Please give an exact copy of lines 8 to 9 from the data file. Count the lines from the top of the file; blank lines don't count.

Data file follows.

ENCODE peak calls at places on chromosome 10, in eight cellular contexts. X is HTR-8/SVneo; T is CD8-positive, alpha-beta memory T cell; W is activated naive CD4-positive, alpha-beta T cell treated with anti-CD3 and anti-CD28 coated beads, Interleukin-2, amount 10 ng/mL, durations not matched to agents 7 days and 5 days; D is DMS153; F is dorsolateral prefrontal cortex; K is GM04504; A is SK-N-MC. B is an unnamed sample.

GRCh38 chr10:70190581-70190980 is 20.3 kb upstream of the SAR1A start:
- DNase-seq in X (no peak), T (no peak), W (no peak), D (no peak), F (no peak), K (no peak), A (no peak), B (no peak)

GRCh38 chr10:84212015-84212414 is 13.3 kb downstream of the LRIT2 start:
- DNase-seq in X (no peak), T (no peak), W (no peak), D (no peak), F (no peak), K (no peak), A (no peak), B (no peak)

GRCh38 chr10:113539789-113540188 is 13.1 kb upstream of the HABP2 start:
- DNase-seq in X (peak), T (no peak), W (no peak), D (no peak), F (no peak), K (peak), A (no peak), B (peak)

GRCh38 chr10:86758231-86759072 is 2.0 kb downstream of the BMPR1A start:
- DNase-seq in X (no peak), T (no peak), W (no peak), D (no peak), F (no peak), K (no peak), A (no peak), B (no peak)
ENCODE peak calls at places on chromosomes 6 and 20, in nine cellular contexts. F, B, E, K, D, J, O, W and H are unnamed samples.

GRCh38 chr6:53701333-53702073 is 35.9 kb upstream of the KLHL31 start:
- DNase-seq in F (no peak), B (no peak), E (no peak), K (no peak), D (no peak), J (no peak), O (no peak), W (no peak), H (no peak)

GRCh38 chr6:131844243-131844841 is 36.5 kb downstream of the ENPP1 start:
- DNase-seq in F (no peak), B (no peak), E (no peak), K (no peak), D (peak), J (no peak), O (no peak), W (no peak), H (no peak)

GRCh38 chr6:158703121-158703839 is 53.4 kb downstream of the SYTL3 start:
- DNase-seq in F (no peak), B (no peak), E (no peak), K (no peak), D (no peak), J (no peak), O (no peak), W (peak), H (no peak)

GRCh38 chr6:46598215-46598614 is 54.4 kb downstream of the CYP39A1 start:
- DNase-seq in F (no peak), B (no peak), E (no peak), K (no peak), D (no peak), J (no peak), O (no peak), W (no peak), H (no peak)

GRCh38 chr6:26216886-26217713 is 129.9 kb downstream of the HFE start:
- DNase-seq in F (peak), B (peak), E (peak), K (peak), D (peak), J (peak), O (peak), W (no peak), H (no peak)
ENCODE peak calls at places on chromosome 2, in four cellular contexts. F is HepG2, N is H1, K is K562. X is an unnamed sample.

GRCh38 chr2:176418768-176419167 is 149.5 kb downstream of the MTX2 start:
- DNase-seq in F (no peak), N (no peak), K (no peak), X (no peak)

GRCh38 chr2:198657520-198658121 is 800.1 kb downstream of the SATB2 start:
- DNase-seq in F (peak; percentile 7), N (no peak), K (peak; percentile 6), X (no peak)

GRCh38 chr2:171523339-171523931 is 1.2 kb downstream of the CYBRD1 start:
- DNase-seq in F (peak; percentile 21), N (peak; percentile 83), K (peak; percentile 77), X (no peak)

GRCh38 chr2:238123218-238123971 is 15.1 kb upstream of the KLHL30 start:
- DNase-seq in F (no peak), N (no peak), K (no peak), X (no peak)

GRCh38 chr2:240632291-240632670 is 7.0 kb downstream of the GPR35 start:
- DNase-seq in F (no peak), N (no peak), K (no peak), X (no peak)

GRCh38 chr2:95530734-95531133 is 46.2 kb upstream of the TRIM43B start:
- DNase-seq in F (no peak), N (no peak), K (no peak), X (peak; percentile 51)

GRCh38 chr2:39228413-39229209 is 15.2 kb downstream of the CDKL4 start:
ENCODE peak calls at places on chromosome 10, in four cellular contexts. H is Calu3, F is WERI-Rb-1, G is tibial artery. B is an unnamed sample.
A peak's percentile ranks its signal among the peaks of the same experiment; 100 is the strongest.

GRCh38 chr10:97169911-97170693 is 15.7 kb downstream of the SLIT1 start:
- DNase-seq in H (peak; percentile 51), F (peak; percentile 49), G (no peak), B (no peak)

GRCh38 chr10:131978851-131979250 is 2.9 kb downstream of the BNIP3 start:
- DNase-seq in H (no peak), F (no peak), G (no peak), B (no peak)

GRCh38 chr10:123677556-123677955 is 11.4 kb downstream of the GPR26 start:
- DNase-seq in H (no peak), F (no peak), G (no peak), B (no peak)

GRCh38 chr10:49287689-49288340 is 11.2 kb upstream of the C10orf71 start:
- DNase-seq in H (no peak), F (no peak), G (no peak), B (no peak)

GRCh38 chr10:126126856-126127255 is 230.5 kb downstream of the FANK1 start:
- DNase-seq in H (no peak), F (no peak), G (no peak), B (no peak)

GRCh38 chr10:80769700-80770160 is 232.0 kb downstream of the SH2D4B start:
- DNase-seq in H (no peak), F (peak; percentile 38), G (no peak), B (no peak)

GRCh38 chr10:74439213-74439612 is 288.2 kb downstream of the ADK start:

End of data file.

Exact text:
GRCh38 chr10:86758231-86759072 is 2.0 kb downstream of the BMPR1A start:
- DNase-seq in X (no peak), T (no peak), W (no peak), D (no peak), F (no peak), K (no peak), A (no peak), B (no peak)